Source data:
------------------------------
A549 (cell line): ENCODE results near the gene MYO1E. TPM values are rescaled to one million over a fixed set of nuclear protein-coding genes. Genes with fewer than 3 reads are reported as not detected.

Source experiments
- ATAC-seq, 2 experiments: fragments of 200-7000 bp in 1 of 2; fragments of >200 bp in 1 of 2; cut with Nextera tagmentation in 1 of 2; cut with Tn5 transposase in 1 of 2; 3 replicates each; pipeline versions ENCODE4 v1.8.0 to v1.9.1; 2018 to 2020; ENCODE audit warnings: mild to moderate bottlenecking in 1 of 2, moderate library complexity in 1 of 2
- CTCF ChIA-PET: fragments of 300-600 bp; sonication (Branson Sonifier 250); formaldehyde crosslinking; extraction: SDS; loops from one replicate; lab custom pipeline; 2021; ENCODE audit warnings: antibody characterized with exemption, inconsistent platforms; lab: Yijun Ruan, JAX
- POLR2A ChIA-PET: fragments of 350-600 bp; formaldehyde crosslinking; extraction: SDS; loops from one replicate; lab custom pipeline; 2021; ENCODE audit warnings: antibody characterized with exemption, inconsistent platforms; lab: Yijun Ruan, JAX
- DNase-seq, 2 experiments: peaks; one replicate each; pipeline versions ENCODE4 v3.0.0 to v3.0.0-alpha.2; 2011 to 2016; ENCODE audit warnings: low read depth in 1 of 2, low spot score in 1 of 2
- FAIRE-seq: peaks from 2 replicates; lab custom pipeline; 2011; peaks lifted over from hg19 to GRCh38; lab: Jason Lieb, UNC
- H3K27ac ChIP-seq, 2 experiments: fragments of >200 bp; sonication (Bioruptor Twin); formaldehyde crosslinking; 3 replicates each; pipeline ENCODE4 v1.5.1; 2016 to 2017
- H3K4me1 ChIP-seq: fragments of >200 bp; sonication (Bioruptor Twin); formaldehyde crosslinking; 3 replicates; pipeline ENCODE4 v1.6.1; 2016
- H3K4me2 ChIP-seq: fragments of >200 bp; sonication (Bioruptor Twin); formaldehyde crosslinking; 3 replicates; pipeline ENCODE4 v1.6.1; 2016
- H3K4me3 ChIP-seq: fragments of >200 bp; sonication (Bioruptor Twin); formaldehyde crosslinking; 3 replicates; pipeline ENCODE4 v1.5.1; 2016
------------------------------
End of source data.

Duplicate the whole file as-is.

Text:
A549 (cell line): ENCODE results near the gene MYO1E. TPM values are rescaled to one million over a fixed set of nuclear protein-coding genes. Genes with fewer than 3 reads are reported as not detected.

Source experiments
- ATAC-seq, 2 experiments: fragments of 200-7000 bp in 1 of 2; fragments of >200 bp in 1 of 2; cut with Nextera tagmentation in 1 of 2; cut with Tn5 transposase in 1 of 2; 3 replicates each; pipeline versions ENCODE4 v1.8.0 to v1.9.1; 2018 to 2020; ENCODE audit warnings: mild to moderate bottlenecking in 1 of 2, moderate library complexity in 1 of 2
- CTCF ChIA-PET: fragments of 300-600 bp; sonication (Branson Sonifier 250); formaldehyde crosslinking; extraction: SDS; loops from one replicate; lab custom pipeline; 2021; ENCODE audit warnings: antibody characterized with exemption, inconsistent platforms; lab: Yijun Ruan, JAX
- POLR2A ChIA-PET: fragments of 350-600 bp; formaldehyde crosslinking; extraction: SDS; loops from one replicate; lab custom pipeline; 2021; ENCODE audit warnings: antibody characterized with exemption, inconsistent platforms; lab: Yijun Ruan, JAX
- DNase-seq, 2 experiments: peaks; one replicate each; pipeline versions ENCODE4 v3.0.0 to v3.0.0-alpha.2; 2011 to 2016; ENCODE audit warnings: low read depth in 1 of 2, low spot score in 1 of 2
- FAIRE-seq: peaks from 2 replicates; lab custom pipeline; 2011; peaks lifted over from hg19 to GRCh38; lab: Jason Lieb, UNC
- H3K27ac ChIP-seq, 2 experiments: fragments of >200 bp; sonication (Bioruptor Twin); formaldehyde crosslinking; 3 replicates each; pipeline ENCODE4 v1.5.1; 2016 to 2017
- H3K4me1 ChIP-seq: fragments of >200 bp; sonication (Bioruptor Twin); formaldehyde crosslinking; 3 replicates; pipeline ENCODE4 v1.6.1; 2016
- H3K4me2 ChIP-seq: fragments of >200 bp; sonication (Bioruptor Twin); formaldehyde crosslinking; 3 replicates; pipeline ENCODE4 v1.6.1; 2016
- H3K4me3 ChIP-seq: fragments of >200 bp; sonication (Bioruptor Twin); formaldehyde crosslinking; 3 replicates; pipeline ENCODE4 v1.5.1; 2016